“Perhaps it does.” On an impulse, I flexed my new face into a smile. “Doctor, I’ve never been here before. To Earth, I mean. I’ve never dealt with your police before. Should I be worried?”
She looked at me, and I saw it welling up in her eyes, the mingled fear and wonder and contempt of the failed human reformer.
“With a man like you,” she managed finally, “I would have thought they would be the worried ones.”
“Yeah, right,” I said quietly.
She hesitated, then gestured. “There is a mirror in the changing room,” she said, and left. I glanced toward the room she had indicated, not sure I was ready for the mirror yet.
In the shower I whistled my disquiet away tunelessly and ran soap and hands over the new body. My sleeve was in his early forties, Protectorate standard, with a swimmer’s build and what felt like some military custom-carved onto his nervous system. Neurachemical upgrade, most likely. I’d had it myself, once. There was a tightness in the lungs that suggested a nicotine habit and some gorgeous scarring on the forearm, but apart from that I couldn’t find anything worth complaining about. The little twinges and snags catch up with you later on, and if you’re wise, you just live with them. Every sleeve has a history. If that kind of thing bothers you, you line up over at Syntheta’s or Fabrikon. I’d worn my fair share of synthetic sleeves; they use them for parole hearings quite often. Cheap, but it’s too much like living alone in a drafty house, and they never seem to get the flavor circuits right. Everything you eat ends up tasting like curried sawdust.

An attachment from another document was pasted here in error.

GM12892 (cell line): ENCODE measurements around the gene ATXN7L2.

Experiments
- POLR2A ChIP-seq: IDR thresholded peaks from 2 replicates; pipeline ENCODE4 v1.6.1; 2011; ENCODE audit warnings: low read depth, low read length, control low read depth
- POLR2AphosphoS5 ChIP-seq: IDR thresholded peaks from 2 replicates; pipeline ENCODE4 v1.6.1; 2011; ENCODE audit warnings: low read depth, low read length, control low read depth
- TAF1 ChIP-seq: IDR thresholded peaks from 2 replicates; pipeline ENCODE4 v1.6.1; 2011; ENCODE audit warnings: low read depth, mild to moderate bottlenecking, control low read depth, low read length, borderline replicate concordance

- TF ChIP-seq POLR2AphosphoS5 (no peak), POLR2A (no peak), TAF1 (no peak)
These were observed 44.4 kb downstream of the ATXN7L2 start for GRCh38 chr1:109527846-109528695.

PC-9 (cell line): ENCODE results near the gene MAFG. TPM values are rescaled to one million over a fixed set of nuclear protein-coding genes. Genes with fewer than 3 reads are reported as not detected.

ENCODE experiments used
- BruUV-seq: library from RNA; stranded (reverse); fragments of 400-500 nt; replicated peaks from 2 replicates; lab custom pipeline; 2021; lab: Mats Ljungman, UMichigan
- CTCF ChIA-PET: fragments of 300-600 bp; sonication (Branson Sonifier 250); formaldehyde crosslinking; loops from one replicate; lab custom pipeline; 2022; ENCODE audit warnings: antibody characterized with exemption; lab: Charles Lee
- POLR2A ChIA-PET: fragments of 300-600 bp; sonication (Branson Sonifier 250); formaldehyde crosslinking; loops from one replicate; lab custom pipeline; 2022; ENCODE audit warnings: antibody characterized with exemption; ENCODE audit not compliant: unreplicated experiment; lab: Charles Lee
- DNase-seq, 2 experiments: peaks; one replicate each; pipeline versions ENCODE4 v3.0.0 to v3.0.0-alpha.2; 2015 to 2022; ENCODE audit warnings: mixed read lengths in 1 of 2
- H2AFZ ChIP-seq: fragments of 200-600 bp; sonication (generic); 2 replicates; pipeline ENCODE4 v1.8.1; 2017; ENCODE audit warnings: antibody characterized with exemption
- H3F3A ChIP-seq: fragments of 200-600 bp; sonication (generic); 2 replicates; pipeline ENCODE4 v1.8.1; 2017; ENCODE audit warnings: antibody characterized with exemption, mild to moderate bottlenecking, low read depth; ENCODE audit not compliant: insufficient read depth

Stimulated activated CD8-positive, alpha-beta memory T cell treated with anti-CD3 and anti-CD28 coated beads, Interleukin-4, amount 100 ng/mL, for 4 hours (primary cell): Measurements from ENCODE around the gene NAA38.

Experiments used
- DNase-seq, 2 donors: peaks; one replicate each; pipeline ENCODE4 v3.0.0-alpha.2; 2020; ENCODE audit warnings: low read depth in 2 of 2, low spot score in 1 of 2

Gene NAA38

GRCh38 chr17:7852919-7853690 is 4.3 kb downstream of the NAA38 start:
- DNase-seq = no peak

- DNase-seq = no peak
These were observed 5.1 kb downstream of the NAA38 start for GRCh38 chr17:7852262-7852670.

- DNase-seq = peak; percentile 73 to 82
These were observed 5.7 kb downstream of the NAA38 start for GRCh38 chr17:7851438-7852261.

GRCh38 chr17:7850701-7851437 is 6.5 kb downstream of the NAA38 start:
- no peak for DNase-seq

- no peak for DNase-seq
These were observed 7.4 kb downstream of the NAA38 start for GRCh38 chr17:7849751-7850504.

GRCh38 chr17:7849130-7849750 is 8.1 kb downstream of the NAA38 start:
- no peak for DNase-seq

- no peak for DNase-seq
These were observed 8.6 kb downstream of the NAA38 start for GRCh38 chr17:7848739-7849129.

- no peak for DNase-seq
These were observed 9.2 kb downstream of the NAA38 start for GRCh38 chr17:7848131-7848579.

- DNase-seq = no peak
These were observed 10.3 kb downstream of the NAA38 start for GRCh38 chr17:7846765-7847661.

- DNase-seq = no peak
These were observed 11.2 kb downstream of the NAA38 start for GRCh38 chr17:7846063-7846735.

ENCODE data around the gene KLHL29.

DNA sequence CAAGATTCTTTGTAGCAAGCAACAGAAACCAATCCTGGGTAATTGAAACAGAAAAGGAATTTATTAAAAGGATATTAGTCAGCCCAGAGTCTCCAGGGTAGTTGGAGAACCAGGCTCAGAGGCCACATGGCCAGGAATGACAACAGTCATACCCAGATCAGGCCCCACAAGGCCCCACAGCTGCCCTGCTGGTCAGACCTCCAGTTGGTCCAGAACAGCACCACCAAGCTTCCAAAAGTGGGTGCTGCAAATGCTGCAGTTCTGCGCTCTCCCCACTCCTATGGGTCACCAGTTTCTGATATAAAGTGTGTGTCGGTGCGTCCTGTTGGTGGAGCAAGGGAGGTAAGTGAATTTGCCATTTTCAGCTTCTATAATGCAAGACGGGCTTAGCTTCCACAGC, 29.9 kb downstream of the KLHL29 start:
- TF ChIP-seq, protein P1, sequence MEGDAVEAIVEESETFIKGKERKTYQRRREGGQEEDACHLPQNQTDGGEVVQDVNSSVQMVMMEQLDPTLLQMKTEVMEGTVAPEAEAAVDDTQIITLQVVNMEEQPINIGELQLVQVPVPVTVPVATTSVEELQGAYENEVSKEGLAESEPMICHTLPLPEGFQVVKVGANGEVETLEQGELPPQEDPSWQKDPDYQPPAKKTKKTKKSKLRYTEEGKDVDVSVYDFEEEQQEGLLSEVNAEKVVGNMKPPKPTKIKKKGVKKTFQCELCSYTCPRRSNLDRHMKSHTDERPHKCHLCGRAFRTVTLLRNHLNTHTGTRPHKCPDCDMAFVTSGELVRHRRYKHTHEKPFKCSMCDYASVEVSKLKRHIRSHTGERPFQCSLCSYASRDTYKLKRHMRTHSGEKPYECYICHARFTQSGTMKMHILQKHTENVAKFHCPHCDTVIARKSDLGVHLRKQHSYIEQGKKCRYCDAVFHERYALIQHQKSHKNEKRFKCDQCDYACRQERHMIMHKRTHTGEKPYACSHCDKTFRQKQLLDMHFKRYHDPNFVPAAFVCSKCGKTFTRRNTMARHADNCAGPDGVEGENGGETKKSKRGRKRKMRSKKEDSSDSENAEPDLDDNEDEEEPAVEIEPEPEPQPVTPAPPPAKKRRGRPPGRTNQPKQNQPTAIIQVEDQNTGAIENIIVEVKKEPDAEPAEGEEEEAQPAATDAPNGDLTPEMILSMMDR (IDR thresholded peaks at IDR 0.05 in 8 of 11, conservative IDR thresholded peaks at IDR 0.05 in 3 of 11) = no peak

In the changing cubicle I found a neatly folded summer suit on the bench and the mirror set in the wall. On top of the pile of clothes was a simple steel watch, and weighted beneath the watch was a plain white envelope with my name written neatly across it. I took a deep breath and went to face the mirror.
This is always the toughest part. Nearly two decades I’ve been doing this, and it still jars me to look into the glass and see a total stranger staring back. It’s like pulling an image out of the depths of an autostereogram. For the first couple of moments all you can see is someone else looking at you through a window frame. Then, like a shift in focus, you feel yourself float rapidly up behind the mask and adhere to its inside with a shock that’s almost tactile. It’s as if someone’s cut an umbilical cord, only instead of separating the two of you, it’s the otherness that has been severed and now you’re just looking at your reflection in a mirror.